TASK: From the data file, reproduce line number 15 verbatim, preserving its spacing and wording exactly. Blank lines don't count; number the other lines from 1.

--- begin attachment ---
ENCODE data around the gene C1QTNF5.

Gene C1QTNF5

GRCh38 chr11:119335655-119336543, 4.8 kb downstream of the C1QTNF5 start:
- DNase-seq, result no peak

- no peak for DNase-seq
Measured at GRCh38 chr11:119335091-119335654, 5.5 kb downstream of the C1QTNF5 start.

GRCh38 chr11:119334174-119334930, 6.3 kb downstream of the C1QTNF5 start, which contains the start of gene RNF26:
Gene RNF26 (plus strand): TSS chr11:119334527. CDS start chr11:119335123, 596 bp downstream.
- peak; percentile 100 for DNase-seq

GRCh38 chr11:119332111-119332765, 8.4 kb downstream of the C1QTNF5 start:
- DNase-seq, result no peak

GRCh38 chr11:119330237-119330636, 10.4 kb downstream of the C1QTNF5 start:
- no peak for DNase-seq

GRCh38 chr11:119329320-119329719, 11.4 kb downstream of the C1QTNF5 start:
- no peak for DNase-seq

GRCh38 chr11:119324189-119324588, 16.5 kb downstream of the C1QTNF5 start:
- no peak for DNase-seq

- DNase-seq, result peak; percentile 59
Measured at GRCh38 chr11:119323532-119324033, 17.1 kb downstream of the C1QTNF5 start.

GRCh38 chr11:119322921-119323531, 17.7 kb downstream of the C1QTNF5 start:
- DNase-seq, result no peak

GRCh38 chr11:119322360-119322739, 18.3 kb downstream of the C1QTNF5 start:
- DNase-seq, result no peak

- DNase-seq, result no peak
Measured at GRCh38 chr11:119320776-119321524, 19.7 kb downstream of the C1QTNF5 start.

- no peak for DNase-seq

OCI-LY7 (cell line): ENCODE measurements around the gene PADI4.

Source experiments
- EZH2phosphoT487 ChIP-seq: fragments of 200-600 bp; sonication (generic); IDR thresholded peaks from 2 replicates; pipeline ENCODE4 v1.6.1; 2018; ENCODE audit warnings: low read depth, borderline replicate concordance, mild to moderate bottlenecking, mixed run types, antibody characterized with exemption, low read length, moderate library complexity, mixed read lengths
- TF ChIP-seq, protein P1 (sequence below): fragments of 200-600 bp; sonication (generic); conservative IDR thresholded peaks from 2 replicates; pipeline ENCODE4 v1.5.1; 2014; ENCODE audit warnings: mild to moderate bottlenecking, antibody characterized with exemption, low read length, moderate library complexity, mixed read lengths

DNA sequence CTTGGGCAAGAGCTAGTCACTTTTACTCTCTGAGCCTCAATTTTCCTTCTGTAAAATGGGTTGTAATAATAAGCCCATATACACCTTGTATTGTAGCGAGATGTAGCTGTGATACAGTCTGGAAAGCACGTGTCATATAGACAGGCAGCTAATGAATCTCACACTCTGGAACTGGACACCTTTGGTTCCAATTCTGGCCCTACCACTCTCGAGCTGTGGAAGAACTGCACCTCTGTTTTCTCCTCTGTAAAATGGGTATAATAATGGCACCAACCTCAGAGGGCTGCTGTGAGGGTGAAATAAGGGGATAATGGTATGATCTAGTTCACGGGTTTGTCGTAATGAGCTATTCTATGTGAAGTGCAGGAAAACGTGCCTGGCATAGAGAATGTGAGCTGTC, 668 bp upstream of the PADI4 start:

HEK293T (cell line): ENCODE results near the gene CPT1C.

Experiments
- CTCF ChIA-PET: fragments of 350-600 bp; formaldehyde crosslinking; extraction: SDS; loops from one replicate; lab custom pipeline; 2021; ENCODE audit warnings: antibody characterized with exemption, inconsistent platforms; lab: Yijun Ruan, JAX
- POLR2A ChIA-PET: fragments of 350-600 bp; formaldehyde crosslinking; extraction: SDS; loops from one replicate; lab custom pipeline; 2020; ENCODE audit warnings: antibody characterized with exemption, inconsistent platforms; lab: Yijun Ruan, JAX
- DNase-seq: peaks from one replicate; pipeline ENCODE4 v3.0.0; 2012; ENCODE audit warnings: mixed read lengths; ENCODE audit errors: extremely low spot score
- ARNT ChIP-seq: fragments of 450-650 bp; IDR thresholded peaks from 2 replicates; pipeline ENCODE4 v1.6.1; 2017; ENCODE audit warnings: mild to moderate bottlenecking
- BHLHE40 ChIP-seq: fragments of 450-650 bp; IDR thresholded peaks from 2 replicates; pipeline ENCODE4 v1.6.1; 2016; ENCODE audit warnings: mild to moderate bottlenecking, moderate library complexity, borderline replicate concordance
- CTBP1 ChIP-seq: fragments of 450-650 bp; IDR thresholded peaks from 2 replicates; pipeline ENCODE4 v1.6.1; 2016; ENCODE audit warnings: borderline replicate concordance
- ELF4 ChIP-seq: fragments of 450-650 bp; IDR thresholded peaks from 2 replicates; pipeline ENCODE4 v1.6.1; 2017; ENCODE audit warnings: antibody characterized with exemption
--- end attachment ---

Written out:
- no peak for DNase-seq